Another sign of the gospel’s growth in Mongolia is that several natives have been called on missions. Native Mongolian missionaries are serving or have served in the United States (in California, Massachusetts, Washington, Utah, and Washington, D.C.) and in Korea, Russia, and Canada.

At the time this article was written, Sister Magsariin Batchimeg was serving on Temple Square in Salt Lake City. She loves her native country and believes that the gospel of Jesus Christ will bring a “mighty change” to the hearts of many Mongolians. “Mongolian people are good people,” she says. “They are very friendly, and they have good thoughts about others. If they will hear the gospel and join the Church, their lives will be better.”

Sister Batchimeg joined the Church two years ago after taking the missionary discussions for almost three months. Although she could barely understand the missionaries because they were just learning Mongolian and she didn’t know English, Sister Batchimeg says she could tell the elders meant what they said when they bore their testimonies to her.

She wanted to know for herself, and soon she had gained her own testimony of the gospel. “So many people don’t know the purpose of life,” she says. “As I was growing up, I found it hard to believe that there was no reason for my life. The Church answered all of my questions, and the gospel makes everything clear.”

Now she shares her testimony freely with those who come to Temple Square. “I have a great desire to share the gospel. It is so sad when people feel the Spirit and know the Church is true but won’t accept it. I wish I could plant the seeds of the gospel in everyone.”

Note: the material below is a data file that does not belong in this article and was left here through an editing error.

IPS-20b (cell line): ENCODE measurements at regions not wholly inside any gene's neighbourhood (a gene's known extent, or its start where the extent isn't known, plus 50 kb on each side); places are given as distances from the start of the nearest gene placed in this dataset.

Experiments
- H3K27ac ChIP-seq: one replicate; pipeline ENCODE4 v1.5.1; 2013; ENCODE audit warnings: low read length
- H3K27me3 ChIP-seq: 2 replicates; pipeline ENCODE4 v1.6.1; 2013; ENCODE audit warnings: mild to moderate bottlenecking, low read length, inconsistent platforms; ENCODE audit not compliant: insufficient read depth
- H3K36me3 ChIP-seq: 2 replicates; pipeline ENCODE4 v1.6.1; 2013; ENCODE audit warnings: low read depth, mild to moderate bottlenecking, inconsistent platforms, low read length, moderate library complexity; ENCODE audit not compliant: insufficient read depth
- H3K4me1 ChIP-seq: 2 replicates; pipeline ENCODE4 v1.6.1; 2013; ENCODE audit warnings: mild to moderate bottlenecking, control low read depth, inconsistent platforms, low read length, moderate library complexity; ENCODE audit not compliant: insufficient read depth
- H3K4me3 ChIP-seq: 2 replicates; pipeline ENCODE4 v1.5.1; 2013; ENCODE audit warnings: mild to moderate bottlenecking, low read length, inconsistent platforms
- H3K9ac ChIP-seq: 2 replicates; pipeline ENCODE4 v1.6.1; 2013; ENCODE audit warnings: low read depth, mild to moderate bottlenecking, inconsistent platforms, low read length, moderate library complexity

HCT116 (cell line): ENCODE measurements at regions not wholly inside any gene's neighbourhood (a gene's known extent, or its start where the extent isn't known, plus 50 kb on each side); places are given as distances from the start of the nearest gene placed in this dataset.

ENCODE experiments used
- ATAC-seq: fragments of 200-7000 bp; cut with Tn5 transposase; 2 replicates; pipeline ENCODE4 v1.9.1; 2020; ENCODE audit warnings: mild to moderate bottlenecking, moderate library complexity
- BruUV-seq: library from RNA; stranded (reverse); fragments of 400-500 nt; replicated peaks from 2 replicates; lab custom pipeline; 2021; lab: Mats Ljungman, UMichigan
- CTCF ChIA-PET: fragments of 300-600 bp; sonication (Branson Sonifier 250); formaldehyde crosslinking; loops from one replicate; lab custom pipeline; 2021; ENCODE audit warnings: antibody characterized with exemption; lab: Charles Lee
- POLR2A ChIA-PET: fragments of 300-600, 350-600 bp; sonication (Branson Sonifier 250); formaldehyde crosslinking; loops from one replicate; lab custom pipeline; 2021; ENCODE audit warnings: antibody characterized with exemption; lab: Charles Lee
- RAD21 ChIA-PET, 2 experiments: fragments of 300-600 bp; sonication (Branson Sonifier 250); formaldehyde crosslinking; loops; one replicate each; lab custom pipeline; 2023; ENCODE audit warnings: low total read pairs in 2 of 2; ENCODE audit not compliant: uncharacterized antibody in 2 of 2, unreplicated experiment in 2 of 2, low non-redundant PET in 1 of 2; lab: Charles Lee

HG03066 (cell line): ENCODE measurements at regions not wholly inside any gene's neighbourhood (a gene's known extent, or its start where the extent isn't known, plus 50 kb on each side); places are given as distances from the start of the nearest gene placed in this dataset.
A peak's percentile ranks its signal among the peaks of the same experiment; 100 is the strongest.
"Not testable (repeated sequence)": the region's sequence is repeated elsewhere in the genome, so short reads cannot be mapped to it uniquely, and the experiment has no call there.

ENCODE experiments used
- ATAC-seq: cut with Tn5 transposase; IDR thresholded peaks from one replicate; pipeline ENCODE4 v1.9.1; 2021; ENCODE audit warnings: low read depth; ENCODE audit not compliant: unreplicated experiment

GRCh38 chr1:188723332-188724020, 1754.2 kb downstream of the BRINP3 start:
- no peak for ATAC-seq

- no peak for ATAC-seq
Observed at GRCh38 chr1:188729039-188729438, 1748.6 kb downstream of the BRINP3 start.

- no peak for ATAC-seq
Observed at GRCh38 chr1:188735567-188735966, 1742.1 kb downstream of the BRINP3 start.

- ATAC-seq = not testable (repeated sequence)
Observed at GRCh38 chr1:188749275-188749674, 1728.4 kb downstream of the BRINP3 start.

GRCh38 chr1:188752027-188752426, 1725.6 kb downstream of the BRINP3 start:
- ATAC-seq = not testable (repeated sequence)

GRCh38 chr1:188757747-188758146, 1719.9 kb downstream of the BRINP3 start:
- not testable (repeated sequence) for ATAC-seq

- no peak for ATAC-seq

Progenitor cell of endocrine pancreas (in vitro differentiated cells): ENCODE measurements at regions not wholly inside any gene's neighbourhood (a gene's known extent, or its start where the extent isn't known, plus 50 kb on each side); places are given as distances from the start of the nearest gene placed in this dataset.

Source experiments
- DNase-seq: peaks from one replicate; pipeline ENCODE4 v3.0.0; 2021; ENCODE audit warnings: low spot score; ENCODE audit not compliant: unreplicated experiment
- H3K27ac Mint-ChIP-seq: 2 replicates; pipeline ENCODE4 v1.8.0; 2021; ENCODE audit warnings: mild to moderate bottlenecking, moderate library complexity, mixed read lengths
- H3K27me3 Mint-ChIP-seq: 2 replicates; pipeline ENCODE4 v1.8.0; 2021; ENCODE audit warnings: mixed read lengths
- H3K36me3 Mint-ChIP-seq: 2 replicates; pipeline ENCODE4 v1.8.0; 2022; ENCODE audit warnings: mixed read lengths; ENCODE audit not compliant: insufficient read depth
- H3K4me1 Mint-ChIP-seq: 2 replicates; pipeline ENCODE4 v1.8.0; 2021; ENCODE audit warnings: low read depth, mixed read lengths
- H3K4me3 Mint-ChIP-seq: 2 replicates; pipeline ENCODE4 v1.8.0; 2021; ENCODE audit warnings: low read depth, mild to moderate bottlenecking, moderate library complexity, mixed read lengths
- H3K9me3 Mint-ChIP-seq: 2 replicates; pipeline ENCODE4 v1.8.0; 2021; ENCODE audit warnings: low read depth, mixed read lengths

After her mission, Sister Batchimeg wants to continue with her studies—possibly in business or political science—and hopes to help the Church as it continues to grow in Mongolia. “The members need a lot of support because the Church is so new there,” she says.

With the support of hard-working Mongolian pioneers like Sister Batchimeg, the Church is certain to grow and prosper in Mongolia.

Photography by Mary Nielsen Cook

Above: President Tsendkhuu Bat-Ulzii of the Ulaanbaatar Tuul Branch with his wife, Monkzaya, and their daughter Muren.

Left: A picture of the Savior is displayed in the small shop operated by Doyodiin Dashgerel and her husband, Togtokhin Enkhtuvshin. Below: Doyodiin with three of their five children.

Opposite page: Sisters in the Ulaanbaatar Branch describe Mongolian holiday traditions in a homemaking meeting. Above, left: Newly baptized member Taivan, with Elder Hawkins, a full-time missionary. Above, right: Mongolian young women at Young Women camp. Right: Magsariin Batchimeg (left) and Urtnasan Soyolmaa were the first missionaries called from Mongolia. Both served in Utah.